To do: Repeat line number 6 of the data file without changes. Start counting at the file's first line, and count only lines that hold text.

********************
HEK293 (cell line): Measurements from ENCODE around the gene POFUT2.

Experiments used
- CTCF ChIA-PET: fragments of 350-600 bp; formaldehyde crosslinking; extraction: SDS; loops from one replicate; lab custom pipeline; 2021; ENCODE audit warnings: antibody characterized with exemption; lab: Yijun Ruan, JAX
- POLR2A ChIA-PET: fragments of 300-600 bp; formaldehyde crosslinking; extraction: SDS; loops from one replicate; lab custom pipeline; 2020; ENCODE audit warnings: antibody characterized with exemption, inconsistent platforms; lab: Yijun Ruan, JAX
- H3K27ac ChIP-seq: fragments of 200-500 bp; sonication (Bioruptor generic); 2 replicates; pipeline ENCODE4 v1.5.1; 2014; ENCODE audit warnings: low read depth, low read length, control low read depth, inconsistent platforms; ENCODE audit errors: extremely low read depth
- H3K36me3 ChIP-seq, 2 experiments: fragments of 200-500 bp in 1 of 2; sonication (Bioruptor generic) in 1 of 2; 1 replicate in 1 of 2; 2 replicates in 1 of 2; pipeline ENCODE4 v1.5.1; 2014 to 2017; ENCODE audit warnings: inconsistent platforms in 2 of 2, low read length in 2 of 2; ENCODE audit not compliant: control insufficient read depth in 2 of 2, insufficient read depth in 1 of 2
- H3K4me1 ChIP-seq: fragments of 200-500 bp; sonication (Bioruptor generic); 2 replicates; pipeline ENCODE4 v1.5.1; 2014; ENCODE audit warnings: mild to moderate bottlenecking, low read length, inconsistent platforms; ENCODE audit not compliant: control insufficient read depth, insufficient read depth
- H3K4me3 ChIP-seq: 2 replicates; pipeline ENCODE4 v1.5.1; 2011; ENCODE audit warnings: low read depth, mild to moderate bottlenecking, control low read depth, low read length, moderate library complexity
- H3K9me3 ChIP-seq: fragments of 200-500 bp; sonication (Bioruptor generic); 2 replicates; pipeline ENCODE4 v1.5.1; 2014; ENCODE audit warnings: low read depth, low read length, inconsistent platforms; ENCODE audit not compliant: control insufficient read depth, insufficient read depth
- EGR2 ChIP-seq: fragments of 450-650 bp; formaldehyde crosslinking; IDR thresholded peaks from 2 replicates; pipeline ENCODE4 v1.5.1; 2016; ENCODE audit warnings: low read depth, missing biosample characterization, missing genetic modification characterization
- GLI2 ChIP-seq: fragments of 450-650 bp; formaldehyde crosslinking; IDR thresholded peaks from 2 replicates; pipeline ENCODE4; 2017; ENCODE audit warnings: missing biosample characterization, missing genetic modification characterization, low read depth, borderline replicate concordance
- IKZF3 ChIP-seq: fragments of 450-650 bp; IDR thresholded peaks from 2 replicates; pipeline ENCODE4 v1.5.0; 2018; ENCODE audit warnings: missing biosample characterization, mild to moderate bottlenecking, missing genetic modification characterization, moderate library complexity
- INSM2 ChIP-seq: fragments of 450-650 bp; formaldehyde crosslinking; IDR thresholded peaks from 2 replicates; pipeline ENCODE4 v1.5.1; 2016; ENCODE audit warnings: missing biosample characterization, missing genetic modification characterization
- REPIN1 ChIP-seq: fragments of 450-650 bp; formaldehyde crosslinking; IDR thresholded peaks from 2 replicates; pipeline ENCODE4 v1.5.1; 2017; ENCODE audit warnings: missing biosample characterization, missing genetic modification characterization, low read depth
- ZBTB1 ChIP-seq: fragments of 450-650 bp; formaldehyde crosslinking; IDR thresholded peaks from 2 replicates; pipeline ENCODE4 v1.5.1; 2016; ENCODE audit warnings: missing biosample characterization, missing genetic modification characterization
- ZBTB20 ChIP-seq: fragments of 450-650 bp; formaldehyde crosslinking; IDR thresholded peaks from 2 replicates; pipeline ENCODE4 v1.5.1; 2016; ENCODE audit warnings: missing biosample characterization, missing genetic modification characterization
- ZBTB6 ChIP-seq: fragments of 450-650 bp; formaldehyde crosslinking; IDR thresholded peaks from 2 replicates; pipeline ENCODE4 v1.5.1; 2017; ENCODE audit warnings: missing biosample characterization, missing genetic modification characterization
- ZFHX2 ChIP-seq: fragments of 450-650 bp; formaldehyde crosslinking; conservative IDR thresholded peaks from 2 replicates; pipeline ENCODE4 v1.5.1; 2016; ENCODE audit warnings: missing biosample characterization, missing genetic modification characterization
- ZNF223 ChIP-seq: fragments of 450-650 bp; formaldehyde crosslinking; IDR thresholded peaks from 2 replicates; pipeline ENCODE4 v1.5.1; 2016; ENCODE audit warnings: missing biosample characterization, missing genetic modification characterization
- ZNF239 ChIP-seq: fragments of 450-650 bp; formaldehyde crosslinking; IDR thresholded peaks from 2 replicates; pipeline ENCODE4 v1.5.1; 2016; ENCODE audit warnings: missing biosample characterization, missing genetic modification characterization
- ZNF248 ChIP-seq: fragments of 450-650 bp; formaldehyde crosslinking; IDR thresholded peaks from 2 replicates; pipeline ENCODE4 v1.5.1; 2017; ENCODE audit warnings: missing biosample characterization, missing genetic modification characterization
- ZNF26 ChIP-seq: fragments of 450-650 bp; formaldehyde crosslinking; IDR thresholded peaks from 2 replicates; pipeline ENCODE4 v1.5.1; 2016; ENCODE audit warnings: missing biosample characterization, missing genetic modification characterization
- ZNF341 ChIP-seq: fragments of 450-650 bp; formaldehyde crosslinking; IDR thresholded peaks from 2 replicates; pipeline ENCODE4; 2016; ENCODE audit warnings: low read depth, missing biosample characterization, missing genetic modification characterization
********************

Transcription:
- H3K36me3 ChIP-seq, 2 experiments: fragments of 200-500 bp in 1 of 2; sonication (Bioruptor generic) in 1 of 2; 1 replicate in 1 of 2; 2 replicates in 1 of 2; pipeline ENCODE4 v1.5.1; 2014 to 2017; ENCODE audit warnings: inconsistent platforms in 2 of 2, low read length in 2 of 2; ENCODE audit not compliant: control insufficient read depth in 2 of 2, insufficient read depth in 1 of 2